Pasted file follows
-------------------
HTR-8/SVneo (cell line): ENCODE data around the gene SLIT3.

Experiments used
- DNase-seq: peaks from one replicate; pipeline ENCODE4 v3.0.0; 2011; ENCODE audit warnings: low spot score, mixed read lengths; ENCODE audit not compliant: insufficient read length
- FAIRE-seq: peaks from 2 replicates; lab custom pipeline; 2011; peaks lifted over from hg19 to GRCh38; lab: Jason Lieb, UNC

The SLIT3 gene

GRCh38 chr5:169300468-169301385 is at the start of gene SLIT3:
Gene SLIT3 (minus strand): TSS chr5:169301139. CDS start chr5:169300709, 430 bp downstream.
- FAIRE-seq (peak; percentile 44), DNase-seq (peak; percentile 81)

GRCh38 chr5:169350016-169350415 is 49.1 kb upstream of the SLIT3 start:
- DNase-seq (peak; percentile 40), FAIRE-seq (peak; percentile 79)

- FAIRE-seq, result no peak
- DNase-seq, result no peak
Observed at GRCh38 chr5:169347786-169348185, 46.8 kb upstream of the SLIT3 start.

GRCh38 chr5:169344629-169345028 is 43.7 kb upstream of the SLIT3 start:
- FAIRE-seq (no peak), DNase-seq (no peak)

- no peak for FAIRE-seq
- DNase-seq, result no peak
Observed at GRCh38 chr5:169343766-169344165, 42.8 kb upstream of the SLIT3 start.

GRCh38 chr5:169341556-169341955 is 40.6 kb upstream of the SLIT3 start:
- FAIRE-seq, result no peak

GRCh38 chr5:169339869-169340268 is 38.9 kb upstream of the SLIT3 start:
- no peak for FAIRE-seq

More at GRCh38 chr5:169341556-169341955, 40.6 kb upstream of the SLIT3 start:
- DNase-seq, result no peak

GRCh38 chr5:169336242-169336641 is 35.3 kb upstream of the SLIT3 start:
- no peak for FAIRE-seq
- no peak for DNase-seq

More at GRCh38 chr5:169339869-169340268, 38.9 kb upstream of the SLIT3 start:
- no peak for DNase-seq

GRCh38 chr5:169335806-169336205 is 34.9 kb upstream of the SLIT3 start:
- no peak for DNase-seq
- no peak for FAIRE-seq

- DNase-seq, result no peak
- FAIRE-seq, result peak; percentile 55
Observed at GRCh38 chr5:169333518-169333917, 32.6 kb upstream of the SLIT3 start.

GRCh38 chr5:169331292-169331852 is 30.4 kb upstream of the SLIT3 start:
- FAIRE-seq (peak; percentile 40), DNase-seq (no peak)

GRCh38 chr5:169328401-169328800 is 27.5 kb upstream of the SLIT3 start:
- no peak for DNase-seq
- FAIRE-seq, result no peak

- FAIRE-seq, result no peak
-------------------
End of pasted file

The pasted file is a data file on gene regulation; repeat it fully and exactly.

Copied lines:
HTR-8/SVneo (cell line): ENCODE data around the gene SLIT3.

Experiments used
- DNase-seq: peaks from one replicate; pipeline ENCODE4 v3.0.0; 2011; ENCODE audit warnings: low spot score, mixed read lengths; ENCODE audit not compliant: insufficient read length
- FAIRE-seq: peaks from 2 replicates; lab custom pipeline; 2011; peaks lifted over from hg19 to GRCh38; lab: Jason Lieb, UNC

The SLIT3 gene

GRCh38 chr5:169300468-169301385 is at the start of gene SLIT3:
Gene SLIT3 (minus strand): TSS chr5:169301139. CDS start chr5:169300709, 430 bp downstream.
- FAIRE-seq (peak; percentile 44), DNase-seq (peak; percentile 81)

GRCh38 chr5:169350016-169350415 is 49.1 kb upstream of the SLIT3 start:
- DNase-seq (peak; percentile 40), FAIRE-seq (peak; percentile 79)

- FAIRE-seq, result no peak
- DNase-seq, result no peak
Observed at GRCh38 chr5:169347786-169348185, 46.8 kb upstream of the SLIT3 start.

GRCh38 chr5:169344629-169345028 is 43.7 kb upstream of the SLIT3 start:
- FAIRE-seq (no peak), DNase-seq (no peak)

- no peak for FAIRE-seq
- DNase-seq, result no peak
Observed at GRCh38 chr5:169343766-169344165, 42.8 kb upstream of the SLIT3 start.

GRCh38 chr5:169341556-169341955 is 40.6 kb upstream of the SLIT3 start:
- FAIRE-seq, result no peak

GRCh38 chr5:169339869-169340268 is 38.9 kb upstream of the SLIT3 start:
- no peak for FAIRE-seq

More at GRCh38 chr5:169341556-169341955, 40.6 kb upstream of the SLIT3 start:
- DNase-seq, result no peak

GRCh38 chr5:169336242-169336641 is 35.3 kb upstream of the SLIT3 start:
- no peak for FAIRE-seq
- no peak for DNase-seq

More at GRCh38 chr5:169339869-169340268, 38.9 kb upstream of the SLIT3 start:
- no peak for DNase-seq

GRCh38 chr5:169335806-169336205 is 34.9 kb upstream of the SLIT3 start:
- no peak for DNase-seq
- no peak for FAIRE-seq

- DNase-seq, result no peak
- FAIRE-seq, result peak; percentile 55
Observed at GRCh38 chr5:169333518-169333917, 32.6 kb upstream of the SLIT3 start.

GRCh38 chr5:169331292-169331852 is 30.4 kb upstream of the SLIT3 start:
- FAIRE-seq (peak; percentile 40), DNase-seq (no peak)

GRCh38 chr5:169328401-169328800 is 27.5 kb upstream of the SLIT3 start:
- no peak for DNase-seq
- FAIRE-seq, result no peak

- FAIRE-seq, result no peak